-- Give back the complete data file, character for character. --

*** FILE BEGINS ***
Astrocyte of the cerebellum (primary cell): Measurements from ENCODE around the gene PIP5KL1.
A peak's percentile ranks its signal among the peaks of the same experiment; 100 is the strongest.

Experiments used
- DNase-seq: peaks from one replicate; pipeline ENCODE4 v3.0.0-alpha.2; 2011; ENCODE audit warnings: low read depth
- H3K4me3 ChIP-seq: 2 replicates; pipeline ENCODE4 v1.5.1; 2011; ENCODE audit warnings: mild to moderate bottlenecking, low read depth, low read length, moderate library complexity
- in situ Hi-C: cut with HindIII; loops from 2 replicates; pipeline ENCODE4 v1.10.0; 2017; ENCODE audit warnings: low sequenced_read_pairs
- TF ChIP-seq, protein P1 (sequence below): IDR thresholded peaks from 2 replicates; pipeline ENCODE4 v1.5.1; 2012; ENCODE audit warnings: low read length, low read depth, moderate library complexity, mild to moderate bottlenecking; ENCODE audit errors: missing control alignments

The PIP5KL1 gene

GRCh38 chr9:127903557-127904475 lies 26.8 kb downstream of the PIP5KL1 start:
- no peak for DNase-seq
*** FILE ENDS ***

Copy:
Astrocyte of the cerebellum (primary cell): Measurements from ENCODE around the gene PIP5KL1.
A peak's percentile ranks its signal among the peaks of the same experiment; 100 is the strongest.

Experiments used
- DNase-seq: peaks from one replicate; pipeline ENCODE4 v3.0.0-alpha.2; 2011; ENCODE audit warnings: low read depth
- H3K4me3 ChIP-seq: 2 replicates; pipeline ENCODE4 v1.5.1; 2011; ENCODE audit warnings: mild to moderate bottlenecking, low read depth, low read length, moderate library complexity
- in situ Hi-C: cut with HindIII; loops from 2 replicates; pipeline ENCODE4 v1.10.0; 2017; ENCODE audit warnings: low sequenced_read_pairs
- TF ChIP-seq, protein P1 (sequence below): IDR thresholded peaks from 2 replicates; pipeline ENCODE4 v1.5.1; 2012; ENCODE audit warnings: low read length, low read depth, moderate library complexity, mild to moderate bottlenecking; ENCODE audit errors: missing control alignments

The PIP5KL1 gene

GRCh38 chr9:127903557-127904475 lies 26.8 kb downstream of the PIP5KL1 start:
- no peak for DNase-seq